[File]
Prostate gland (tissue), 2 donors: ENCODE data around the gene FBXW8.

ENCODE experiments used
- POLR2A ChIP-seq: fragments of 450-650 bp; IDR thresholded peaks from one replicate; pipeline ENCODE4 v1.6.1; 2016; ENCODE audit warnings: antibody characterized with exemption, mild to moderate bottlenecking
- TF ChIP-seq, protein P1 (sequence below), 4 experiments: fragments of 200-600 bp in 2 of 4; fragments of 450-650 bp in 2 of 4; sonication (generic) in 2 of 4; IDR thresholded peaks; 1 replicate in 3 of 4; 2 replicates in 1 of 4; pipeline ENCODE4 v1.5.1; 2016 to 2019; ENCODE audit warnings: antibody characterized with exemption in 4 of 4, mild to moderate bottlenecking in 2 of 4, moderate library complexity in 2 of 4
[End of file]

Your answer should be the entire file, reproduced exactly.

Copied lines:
Prostate gland (tissue), 2 donors: ENCODE data around the gene FBXW8.

ENCODE experiments used
- POLR2A ChIP-seq: fragments of 450-650 bp; IDR thresholded peaks from one replicate; pipeline ENCODE4 v1.6.1; 2016; ENCODE audit warnings: antibody characterized with exemption, mild to moderate bottlenecking
- TF ChIP-seq, protein P1 (sequence below), 4 experiments: fragments of 200-600 bp in 2 of 4; fragments of 450-650 bp in 2 of 4; sonication (generic) in 2 of 4; IDR thresholded peaks; 1 replicate in 3 of 4; 2 replicates in 1 of 4; pipeline ENCODE4 v1.5.1; 2016 to 2019; ENCODE audit warnings: antibody characterized with exemption in 4 of 4, mild to moderate bottlenecking in 2 of 4, moderate library complexity in 2 of 4